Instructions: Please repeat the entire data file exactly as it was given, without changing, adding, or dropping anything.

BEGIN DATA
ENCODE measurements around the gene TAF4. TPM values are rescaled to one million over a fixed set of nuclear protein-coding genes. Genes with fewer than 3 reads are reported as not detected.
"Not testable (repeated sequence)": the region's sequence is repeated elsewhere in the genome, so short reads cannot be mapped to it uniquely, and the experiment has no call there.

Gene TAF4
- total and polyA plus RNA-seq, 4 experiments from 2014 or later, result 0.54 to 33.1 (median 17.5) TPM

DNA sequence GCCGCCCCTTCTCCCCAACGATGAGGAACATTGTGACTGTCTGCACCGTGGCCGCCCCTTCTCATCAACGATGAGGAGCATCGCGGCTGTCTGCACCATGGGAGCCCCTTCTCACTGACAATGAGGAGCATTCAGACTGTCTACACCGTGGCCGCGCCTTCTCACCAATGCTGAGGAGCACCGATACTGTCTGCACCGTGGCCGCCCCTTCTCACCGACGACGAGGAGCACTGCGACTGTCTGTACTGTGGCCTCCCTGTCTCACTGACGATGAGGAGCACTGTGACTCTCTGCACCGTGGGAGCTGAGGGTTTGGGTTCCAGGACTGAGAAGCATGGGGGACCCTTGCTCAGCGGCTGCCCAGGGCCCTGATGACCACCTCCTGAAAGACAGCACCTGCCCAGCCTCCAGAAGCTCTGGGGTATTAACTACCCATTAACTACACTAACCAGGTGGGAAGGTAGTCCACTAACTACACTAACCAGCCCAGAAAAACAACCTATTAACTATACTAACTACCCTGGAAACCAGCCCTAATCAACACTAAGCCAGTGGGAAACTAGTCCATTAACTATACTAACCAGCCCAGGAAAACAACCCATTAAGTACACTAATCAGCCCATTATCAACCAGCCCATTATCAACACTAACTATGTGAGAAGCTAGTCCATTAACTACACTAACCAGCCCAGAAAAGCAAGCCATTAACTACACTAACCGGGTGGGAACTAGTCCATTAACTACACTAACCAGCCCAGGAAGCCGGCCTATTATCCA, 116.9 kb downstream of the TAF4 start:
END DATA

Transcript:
ENCODE measurements around the gene TAF4. TPM values are rescaled to one million over a fixed set of nuclear protein-coding genes. Genes with fewer than 3 reads are reported as not detected.
"Not testable (repeated sequence)": the region's sequence is repeated elsewhere in the genome, so short reads cannot be mapped to it uniquely, and the experiment has no call there.

Gene TAF4
- total and polyA plus RNA-seq, 4 experiments from 2014 or later, result 0.54 to 33.1 (median 17.5) TPM

DNA sequence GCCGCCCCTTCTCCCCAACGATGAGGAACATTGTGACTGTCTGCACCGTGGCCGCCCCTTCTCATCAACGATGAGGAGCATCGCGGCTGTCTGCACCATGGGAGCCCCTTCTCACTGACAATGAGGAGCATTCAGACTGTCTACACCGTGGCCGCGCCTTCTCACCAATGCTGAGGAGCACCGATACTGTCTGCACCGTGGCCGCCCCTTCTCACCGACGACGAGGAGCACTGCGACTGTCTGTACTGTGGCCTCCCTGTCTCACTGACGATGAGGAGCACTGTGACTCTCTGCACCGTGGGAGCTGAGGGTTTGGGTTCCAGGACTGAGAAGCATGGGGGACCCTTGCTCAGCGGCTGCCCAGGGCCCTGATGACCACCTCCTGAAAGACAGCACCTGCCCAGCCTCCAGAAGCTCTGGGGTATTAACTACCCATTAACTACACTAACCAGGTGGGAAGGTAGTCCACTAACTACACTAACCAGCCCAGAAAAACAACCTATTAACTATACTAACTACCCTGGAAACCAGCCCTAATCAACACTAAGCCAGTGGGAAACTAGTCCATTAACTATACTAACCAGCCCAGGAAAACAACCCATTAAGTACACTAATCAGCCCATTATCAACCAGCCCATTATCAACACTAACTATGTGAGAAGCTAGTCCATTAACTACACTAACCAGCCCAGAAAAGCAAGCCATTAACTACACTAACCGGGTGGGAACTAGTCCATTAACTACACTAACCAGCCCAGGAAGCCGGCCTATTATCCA, 116.9 kb downstream of the TAF4 start: